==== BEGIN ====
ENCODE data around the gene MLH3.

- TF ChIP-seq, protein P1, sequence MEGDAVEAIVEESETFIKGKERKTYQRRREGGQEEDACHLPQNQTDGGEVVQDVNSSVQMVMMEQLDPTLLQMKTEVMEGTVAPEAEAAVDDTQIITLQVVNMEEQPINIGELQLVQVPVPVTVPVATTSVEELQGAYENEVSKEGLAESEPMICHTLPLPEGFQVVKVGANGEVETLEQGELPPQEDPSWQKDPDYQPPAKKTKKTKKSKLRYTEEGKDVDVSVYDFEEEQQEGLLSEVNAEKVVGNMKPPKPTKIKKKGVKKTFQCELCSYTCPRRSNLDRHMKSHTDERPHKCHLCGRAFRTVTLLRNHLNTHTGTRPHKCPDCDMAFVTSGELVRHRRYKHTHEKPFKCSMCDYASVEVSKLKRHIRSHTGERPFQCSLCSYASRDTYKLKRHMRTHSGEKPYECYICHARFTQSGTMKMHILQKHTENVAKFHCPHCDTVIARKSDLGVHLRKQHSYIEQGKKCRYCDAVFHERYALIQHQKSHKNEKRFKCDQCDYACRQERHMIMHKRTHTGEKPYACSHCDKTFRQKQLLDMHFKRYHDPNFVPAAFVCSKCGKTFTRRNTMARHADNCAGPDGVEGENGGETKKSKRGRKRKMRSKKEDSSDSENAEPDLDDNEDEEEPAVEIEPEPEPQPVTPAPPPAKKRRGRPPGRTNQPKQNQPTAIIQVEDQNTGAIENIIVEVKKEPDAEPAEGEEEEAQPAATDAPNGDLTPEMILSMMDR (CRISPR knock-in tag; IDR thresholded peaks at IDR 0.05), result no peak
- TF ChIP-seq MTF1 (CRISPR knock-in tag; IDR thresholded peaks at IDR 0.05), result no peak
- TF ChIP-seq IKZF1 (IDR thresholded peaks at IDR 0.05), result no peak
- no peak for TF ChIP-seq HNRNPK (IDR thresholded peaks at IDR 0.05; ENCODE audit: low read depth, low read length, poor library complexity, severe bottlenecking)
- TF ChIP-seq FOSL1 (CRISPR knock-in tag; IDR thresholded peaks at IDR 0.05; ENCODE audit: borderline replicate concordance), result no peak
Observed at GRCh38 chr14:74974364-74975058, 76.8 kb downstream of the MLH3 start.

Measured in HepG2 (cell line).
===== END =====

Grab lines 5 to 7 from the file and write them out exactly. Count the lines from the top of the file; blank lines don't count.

- no peak for TF ChIP-seq HNRNPK (IDR thresholded peaks at IDR 0.05; ENCODE audit: low read depth, low read length, poor library complexity, severe bottlenecking)
- TF ChIP-seq FOSL1 (CRISPR knock-in tag; IDR thresholded peaks at IDR 0.05; ENCODE audit: borderline replicate concordance), result no peak
Observed at GRCh38 chr14:74974364-74975058, 76.8 kb downstream of the MLH3 start.